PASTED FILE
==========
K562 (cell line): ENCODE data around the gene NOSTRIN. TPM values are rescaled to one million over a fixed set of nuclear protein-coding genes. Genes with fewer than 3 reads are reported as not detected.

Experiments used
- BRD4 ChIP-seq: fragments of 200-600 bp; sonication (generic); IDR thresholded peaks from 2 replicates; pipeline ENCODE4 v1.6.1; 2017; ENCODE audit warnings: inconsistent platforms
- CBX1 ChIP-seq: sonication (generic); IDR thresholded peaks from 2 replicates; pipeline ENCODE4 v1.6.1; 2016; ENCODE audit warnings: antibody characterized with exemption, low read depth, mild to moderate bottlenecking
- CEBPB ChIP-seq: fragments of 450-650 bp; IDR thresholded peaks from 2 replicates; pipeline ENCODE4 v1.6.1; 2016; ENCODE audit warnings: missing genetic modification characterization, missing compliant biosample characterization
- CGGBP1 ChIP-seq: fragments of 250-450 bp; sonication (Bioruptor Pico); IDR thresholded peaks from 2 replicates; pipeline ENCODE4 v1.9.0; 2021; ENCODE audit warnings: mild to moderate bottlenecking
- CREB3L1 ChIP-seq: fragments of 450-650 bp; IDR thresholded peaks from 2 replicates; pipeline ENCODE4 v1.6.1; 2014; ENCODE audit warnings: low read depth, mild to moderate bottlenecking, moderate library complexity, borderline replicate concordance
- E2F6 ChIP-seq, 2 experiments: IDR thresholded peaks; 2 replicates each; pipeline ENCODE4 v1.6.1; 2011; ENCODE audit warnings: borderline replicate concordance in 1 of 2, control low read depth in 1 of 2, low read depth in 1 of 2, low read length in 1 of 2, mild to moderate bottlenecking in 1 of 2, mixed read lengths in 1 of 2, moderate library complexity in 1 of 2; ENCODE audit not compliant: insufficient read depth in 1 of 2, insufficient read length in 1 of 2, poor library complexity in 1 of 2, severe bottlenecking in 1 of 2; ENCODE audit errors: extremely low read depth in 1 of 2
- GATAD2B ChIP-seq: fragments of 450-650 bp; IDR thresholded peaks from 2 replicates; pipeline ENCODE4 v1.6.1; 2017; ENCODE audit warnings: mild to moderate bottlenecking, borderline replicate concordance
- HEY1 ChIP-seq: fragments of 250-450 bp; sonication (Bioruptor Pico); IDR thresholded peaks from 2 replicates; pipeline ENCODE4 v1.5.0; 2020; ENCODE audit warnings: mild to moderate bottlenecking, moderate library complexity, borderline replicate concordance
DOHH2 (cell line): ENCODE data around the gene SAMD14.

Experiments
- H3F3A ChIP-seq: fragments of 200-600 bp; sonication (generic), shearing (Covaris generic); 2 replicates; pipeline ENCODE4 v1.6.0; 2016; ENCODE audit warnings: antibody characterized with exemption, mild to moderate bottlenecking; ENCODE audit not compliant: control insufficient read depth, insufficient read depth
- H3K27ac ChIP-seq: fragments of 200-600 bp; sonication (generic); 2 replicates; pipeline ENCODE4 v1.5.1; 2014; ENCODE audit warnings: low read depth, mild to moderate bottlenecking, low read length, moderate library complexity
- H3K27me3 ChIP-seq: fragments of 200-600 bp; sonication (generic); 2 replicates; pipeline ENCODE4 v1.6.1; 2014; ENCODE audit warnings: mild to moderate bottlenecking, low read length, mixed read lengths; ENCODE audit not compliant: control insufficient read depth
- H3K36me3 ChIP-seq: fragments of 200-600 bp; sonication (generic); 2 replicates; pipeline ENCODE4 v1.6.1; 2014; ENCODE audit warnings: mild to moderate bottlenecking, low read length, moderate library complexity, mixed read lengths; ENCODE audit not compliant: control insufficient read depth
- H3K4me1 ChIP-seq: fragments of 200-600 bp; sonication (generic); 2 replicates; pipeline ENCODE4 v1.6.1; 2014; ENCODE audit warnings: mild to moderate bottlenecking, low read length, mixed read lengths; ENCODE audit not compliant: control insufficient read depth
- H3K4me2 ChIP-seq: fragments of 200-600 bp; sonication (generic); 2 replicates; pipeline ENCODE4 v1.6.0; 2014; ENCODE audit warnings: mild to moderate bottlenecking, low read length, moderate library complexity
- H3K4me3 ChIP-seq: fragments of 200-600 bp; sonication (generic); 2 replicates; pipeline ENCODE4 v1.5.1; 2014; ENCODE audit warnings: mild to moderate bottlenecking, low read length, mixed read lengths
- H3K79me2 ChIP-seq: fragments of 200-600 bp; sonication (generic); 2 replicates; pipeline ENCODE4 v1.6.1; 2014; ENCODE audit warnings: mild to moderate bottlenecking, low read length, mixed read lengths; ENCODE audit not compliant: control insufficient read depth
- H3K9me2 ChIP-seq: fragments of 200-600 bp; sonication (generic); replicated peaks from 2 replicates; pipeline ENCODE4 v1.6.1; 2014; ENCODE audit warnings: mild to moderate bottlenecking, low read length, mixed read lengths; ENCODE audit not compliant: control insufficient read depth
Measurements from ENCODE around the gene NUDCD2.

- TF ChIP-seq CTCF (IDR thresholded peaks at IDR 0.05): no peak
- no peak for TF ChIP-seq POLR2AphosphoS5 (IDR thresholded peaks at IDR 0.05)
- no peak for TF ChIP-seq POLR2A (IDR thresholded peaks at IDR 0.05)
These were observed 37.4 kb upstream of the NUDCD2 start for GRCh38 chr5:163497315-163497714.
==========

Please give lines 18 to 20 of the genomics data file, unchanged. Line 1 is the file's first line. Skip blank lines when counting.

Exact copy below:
- H3K4me2 ChIP-seq: fragments of 200-600 bp; sonication (generic); 2 replicates; pipeline ENCODE4 v1.6.0; 2014; ENCODE audit warnings: mild to moderate bottlenecking, low read length, moderate library complexity
- H3K4me3 ChIP-seq: fragments of 200-600 bp; sonication (generic); 2 replicates; pipeline ENCODE4 v1.5.1; 2014; ENCODE audit warnings: mild to moderate bottlenecking, low read length, mixed read lengths
- H3K79me2 ChIP-seq: fragments of 200-600 bp; sonication (generic); 2 replicates; pipeline ENCODE4 v1.6.1; 2014; ENCODE audit warnings: mild to moderate bottlenecking, low read length, mixed read lengths; ENCODE audit not compliant: control insufficient read depth